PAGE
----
As markets evolve, so do customers. Every day, we become more accustomed to efficiency, convenience and innovation, demanding these qualities from all sellers and providers.
This increasing search for integral customer experiences results not only in improved buyer journeys for consumers, but also creates a virtuous cycle generating benefits for the company or conglomerate.
This is why the one-stop shop model has taken retail spaces by storm, becoming the backdrop for integrated customer experiences.
But, what’s a one-stop shop?
At its core, the one-stop shop is a retail location where customers can find anything they need.
Convenience stores are a perfect example, packed with everything from batteries to sodas.
Yet, modern consumers need more than old-fashioned goods and products. They’re looking for omnichannel experiences through which they can access a company’s full suite of products and services. To put it in perspective, a service that cannot be reached through the omnichannel is as good as nonexistent for most customers.
This is why one-stop shops are in vogue for service providers like banks and travel agencies.
The concept is quite useful for businesses that started out with one service but moved on to a full catalog. And, when it comes to corporate groups or conglomerates, the benefits can be even greater.
Let’s take a look at how.
What can the one-stop shop do for businesses?
At a one-stop shop, a customer has access to the whole range products and services created for them. In other words, these spaces become a company’s maximum expression.
As discussed in an earlier post, retail locations, be them one-stop or not, play a pivotal role for brands. They increase visibility, establish a dialogue between clients and provider and foster alignment within corporate groups or conglomerates.
For example, imagine a Clothing Store X and a Footwear Store Y that are both owned by Parent Company Z.
At the beginning of the year, Clothing Store X begins selling Footwear Store Y’s shoes at their retail locations in Manhattan.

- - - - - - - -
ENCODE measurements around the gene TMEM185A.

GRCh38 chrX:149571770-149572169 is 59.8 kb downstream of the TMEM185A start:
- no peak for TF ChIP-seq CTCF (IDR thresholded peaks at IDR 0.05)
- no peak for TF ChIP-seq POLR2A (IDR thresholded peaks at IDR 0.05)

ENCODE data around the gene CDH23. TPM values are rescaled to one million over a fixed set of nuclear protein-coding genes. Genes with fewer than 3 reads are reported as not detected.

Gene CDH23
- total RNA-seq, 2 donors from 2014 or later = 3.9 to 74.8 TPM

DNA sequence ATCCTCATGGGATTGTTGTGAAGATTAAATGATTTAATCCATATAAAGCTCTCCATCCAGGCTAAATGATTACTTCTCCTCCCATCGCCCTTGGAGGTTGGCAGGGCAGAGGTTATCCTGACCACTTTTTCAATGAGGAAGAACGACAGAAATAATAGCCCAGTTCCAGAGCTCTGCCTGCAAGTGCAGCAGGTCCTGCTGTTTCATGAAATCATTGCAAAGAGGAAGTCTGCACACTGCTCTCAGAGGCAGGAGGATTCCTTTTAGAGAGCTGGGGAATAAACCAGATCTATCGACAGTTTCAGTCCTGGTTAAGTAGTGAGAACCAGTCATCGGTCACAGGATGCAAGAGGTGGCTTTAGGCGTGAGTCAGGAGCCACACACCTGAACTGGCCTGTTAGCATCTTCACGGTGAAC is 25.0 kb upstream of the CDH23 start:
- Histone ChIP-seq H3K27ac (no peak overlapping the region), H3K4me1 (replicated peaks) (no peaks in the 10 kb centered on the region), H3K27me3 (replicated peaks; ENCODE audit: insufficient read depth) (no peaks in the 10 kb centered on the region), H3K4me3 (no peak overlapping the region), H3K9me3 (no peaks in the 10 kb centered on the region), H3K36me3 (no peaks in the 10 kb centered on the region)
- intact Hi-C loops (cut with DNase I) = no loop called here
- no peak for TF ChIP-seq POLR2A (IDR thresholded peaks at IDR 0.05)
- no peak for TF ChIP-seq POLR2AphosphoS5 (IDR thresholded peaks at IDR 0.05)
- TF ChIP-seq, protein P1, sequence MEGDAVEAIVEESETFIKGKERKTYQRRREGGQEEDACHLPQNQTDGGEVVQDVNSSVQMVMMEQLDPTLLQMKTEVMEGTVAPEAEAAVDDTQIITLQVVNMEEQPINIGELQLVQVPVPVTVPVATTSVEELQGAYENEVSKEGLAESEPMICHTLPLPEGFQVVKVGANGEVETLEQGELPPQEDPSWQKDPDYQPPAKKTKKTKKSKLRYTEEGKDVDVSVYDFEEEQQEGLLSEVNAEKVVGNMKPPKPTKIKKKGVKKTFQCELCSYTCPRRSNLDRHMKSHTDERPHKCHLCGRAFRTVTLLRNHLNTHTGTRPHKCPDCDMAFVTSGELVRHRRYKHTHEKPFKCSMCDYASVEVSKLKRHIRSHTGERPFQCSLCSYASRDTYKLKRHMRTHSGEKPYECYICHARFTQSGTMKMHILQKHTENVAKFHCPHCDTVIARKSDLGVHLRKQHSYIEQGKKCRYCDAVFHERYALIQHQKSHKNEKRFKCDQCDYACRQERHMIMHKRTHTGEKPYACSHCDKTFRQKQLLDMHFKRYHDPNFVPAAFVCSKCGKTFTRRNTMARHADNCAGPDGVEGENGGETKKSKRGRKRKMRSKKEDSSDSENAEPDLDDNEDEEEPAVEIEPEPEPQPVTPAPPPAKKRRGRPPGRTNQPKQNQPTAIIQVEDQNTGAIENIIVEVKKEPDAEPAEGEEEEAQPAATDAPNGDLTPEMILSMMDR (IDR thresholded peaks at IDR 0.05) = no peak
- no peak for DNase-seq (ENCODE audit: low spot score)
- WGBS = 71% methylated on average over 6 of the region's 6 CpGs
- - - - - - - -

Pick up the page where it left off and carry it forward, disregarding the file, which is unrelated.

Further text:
Now, Store X gets to see how their clients react to pairing outfits with Store Y’s footwear, changing a single-minded perspective to a group-minded one.
Thanks to this change, all companies involved can begin to boost sales through collaboration, upselling and cross selling, including Parent Company Z. On top of that, the one-stop shop can generate brand awareness by offering optimal convenience capabilities that can attract more customers.
Ria’s one-stop shops
Most of our one-stop shops are located in high foot traffic locations such as Puerta del Sol in Madrid, Cologne Cathedral in Germany and Trondheim in Norway. Here, you can find not only Ria’s full range of products like money transfer, bill payment, check cashing and currency exchange services, but also those from within the Euronet Group, such as ATMS, mobile and non-mobile prepaid products and tax refund services.
For Patricio Rojas Hubner, Ria’s Retail Director for Europe, this means fostering and sustaining an open dialogue with fellow stakeholders. “Since we began implementing the one-stop shop model, our approach to business has evolved considerably. It has opened doors for new hybrid products and lines of business. Although the convenience benefits the client, companies can largely benefit from the model. The one-stop shop is the perfect vehicle for cooperation between segments and has also shown great signs of profitability.”
As Rojas Hubner notes, the convergence of products paves the road for new services.
In our case, the synergies within our corporate group has led to the creation of myRiaEuronet, for example, a hybrid solution for Ukrainians living in Poland powered by Ria’s payout network and Euronet’s extensive ATM coverage.
In short, one-stop shops can do wonders for businesses, bringing companies closer together, fostering a deeper dialogue with customers and keeping product lines fresh and efficient.
If you’d like to see one in action, you’re more than welcome to stop by one of ours!